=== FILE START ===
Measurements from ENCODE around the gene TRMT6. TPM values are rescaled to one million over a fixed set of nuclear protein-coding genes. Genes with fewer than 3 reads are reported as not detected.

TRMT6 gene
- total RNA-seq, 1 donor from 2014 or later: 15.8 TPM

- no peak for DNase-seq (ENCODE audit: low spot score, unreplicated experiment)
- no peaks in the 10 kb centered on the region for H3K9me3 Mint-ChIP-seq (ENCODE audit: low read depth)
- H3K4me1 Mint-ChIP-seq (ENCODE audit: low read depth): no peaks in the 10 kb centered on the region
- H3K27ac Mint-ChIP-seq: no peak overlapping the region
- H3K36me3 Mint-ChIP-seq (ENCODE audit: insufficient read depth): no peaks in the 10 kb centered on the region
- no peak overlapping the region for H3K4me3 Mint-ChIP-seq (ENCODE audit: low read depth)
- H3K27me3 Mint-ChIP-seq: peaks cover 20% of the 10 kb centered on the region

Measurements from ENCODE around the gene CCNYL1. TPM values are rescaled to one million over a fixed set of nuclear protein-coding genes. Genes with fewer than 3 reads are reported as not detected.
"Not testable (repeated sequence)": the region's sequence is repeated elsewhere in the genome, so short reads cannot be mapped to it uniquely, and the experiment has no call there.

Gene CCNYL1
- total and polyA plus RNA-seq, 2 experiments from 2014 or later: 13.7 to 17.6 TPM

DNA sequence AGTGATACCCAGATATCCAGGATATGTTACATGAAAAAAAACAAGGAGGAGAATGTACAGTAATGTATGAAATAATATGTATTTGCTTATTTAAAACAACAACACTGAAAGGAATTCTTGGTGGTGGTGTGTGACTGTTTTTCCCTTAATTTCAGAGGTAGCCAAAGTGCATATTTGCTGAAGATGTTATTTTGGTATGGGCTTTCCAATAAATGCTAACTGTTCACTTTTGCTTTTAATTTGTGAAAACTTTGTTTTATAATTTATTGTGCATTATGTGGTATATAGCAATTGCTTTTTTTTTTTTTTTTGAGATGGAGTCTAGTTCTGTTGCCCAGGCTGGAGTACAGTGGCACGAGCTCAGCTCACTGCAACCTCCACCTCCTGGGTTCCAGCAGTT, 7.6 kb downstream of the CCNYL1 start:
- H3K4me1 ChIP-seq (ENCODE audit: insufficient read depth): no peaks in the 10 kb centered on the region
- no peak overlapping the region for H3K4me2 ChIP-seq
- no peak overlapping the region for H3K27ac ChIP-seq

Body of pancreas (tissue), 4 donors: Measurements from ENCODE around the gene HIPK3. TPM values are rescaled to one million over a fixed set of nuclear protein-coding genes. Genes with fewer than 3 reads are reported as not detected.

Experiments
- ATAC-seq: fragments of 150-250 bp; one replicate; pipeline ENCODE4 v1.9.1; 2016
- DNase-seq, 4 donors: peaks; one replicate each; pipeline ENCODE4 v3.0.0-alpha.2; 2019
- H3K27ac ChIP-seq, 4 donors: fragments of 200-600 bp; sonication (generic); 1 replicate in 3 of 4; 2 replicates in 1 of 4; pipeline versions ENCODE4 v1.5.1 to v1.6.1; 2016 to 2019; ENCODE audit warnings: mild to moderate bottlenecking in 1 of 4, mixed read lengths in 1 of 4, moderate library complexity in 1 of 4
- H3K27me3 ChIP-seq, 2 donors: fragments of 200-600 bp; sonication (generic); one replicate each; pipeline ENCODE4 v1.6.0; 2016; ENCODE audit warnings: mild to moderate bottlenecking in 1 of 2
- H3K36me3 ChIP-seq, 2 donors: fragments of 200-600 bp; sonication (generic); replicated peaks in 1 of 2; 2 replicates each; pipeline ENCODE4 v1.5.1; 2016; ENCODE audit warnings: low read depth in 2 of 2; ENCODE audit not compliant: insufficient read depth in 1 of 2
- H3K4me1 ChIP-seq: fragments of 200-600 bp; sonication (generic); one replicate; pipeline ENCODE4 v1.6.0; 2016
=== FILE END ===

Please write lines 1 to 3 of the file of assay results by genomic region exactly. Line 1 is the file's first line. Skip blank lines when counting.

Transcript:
Measurements from ENCODE around the gene TRMT6. TPM values are rescaled to one million over a fixed set of nuclear protein-coding genes. Genes with fewer than 3 reads are reported as not detected.

TRMT6 gene
- total RNA-seq, 1 donor from 2014 or later: 15.8 TPM